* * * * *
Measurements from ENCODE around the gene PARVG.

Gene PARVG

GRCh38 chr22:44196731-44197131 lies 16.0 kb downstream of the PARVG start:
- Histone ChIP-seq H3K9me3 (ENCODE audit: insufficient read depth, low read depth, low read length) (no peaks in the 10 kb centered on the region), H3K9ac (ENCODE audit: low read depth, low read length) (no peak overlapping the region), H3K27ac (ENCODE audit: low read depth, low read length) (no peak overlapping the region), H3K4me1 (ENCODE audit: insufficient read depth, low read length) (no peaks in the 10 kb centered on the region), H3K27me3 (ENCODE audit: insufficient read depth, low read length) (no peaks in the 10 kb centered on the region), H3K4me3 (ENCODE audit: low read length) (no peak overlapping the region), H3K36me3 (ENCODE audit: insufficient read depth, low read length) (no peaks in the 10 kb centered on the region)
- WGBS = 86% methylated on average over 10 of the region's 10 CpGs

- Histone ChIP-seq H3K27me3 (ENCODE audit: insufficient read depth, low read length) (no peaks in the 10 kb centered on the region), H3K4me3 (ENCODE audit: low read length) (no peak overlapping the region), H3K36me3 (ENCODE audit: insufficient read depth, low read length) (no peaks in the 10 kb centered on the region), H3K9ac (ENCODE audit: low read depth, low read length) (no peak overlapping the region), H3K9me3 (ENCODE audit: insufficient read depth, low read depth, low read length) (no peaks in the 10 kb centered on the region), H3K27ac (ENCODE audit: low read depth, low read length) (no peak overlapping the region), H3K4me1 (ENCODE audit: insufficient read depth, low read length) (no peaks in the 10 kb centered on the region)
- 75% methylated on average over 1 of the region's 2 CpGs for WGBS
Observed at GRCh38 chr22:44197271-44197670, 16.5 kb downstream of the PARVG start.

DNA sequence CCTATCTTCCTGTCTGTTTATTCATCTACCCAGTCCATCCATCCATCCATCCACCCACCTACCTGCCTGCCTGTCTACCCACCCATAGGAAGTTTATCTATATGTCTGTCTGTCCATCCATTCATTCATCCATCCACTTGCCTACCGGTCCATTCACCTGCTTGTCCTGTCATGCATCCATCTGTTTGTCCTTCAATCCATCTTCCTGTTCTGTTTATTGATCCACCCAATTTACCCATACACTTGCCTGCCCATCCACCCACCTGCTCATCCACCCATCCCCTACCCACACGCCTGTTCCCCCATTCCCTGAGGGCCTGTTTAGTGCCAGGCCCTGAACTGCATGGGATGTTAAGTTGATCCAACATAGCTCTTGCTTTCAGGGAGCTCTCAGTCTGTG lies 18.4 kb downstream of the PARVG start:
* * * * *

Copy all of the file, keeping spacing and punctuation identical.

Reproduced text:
Measurements from ENCODE around the gene PARVG.

Gene PARVG

GRCh38 chr22:44196731-44197131 lies 16.0 kb downstream of the PARVG start:
- Histone ChIP-seq H3K9me3 (ENCODE audit: insufficient read depth, low read depth, low read length) (no peaks in the 10 kb centered on the region), H3K9ac (ENCODE audit: low read depth, low read length) (no peak overlapping the region), H3K27ac (ENCODE audit: low read depth, low read length) (no peak overlapping the region), H3K4me1 (ENCODE audit: insufficient read depth, low read length) (no peaks in the 10 kb centered on the region), H3K27me3 (ENCODE audit: insufficient read depth, low read length) (no peaks in the 10 kb centered on the region), H3K4me3 (ENCODE audit: low read length) (no peak overlapping the region), H3K36me3 (ENCODE audit: insufficient read depth, low read length) (no peaks in the 10 kb centered on the region)
- WGBS = 86% methylated on average over 10 of the region's 10 CpGs

- Histone ChIP-seq H3K27me3 (ENCODE audit: insufficient read depth, low read length) (no peaks in the 10 kb centered on the region), H3K4me3 (ENCODE audit: low read length) (no peak overlapping the region), H3K36me3 (ENCODE audit: insufficient read depth, low read length) (no peaks in the 10 kb centered on the region), H3K9ac (ENCODE audit: low read depth, low read length) (no peak overlapping the region), H3K9me3 (ENCODE audit: insufficient read depth, low read depth, low read length) (no peaks in the 10 kb centered on the region), H3K27ac (ENCODE audit: low read depth, low read length) (no peak overlapping the region), H3K4me1 (ENCODE audit: insufficient read depth, low read length) (no peaks in the 10 kb centered on the region)
- 75% methylated on average over 1 of the region's 2 CpGs for WGBS
Observed at GRCh38 chr22:44197271-44197670, 16.5 kb downstream of the PARVG start.

DNA sequence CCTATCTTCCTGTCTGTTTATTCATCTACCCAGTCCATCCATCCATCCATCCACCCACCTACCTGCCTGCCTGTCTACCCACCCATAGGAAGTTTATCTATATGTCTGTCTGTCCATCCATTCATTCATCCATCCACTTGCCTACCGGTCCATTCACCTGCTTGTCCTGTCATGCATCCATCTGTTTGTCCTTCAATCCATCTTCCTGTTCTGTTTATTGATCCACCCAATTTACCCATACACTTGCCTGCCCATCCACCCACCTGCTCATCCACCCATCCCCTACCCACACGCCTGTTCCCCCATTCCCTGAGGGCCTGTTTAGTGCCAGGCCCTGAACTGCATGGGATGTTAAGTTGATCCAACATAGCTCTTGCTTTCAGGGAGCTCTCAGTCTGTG lies 18.4 kb downstream of the PARVG start: